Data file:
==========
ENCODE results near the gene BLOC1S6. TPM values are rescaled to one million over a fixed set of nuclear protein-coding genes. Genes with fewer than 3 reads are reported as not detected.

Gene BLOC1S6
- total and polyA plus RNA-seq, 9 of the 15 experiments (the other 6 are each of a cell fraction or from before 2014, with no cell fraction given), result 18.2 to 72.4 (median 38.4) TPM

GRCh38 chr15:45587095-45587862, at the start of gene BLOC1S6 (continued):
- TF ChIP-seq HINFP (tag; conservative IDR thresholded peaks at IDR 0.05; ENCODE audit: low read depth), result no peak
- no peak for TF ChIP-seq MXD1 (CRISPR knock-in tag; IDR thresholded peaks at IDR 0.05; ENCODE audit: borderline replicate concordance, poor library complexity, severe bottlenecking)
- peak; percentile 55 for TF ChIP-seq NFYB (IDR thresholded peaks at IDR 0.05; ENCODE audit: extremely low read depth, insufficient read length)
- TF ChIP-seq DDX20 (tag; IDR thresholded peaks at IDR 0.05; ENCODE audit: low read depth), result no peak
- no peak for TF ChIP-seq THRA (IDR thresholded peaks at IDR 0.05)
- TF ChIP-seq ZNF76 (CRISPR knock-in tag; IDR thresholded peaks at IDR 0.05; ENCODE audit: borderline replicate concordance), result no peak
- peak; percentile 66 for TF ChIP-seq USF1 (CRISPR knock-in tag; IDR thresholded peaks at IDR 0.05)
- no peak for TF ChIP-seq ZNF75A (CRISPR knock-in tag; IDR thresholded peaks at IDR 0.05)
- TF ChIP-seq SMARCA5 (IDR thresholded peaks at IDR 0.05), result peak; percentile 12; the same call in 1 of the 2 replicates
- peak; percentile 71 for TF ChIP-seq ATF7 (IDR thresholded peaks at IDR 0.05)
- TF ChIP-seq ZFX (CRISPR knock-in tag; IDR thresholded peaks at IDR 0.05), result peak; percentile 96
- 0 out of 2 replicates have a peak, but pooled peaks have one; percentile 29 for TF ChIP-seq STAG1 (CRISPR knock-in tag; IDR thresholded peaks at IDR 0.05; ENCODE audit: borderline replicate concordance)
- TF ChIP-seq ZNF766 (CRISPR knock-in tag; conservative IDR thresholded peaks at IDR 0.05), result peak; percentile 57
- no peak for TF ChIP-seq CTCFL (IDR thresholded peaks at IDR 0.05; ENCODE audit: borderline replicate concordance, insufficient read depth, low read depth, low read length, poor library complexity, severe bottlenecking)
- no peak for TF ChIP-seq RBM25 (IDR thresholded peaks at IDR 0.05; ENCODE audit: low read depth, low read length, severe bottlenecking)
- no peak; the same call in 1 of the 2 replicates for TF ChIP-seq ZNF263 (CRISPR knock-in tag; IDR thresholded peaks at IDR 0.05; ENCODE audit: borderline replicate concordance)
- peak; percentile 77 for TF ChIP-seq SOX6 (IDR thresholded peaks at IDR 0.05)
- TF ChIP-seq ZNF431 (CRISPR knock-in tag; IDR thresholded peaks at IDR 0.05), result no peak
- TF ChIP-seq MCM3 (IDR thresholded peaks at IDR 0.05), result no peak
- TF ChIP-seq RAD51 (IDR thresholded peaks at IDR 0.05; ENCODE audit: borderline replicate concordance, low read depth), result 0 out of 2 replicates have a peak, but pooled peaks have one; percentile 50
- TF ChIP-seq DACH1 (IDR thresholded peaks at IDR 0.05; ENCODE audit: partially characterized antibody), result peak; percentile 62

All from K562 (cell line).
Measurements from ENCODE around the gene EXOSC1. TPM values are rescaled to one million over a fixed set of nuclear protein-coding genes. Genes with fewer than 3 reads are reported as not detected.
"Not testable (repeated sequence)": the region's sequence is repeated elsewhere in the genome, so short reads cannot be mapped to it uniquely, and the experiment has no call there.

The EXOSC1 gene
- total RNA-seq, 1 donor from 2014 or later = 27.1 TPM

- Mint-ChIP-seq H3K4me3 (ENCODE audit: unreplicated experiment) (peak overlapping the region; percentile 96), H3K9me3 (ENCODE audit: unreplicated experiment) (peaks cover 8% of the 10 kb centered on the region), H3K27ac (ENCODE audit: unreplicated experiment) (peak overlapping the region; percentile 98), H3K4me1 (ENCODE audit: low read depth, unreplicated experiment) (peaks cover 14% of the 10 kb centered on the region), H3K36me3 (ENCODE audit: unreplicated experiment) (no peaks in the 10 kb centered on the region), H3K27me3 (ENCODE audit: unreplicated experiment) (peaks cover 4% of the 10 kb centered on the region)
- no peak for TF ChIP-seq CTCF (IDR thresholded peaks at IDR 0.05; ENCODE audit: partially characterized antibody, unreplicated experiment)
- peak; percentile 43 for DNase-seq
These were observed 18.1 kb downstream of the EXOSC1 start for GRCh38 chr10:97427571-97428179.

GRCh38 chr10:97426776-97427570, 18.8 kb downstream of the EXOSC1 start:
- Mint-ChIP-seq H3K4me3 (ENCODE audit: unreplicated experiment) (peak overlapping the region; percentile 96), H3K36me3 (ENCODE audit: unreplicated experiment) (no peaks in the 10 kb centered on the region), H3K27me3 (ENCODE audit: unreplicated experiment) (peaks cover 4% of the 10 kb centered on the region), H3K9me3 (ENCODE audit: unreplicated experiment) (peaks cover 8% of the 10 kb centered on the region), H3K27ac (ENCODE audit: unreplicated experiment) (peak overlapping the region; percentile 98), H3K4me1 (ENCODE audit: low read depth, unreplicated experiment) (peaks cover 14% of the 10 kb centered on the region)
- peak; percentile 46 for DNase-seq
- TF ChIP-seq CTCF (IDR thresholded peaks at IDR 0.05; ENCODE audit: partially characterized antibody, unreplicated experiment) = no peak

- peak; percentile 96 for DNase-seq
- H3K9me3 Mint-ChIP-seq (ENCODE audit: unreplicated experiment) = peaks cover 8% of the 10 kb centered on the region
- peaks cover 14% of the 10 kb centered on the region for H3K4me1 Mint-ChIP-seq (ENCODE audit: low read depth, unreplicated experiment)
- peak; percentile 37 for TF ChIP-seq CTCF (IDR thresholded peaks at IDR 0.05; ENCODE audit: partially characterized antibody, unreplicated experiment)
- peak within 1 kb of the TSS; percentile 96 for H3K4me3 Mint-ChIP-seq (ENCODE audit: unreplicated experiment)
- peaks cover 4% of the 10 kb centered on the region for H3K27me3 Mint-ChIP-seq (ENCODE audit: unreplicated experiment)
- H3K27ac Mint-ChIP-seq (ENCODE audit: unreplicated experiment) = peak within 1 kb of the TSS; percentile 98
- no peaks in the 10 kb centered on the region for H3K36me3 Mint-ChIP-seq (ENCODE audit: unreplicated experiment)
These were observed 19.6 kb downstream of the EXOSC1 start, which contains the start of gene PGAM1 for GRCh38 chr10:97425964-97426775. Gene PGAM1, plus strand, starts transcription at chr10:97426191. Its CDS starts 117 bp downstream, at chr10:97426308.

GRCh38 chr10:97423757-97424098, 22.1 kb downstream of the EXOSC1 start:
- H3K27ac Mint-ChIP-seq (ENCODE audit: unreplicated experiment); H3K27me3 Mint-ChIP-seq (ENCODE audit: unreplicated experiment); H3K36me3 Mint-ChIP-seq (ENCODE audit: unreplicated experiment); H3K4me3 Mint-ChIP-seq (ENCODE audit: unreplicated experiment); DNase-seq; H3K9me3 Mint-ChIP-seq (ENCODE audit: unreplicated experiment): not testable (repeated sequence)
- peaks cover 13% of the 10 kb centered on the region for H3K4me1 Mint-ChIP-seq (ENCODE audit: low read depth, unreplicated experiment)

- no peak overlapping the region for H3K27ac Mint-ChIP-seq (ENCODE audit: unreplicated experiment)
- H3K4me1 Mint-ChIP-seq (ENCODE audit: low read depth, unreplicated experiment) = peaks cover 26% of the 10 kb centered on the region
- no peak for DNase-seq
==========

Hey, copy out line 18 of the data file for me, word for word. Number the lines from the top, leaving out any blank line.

- no peak for TF ChIP-seq CTCFL (IDR thresholded peaks at IDR 0.05; ENCODE audit: borderline replicate concordance, insufficient read depth, low read depth, low read length, poor library complexity, severe bottlenecking)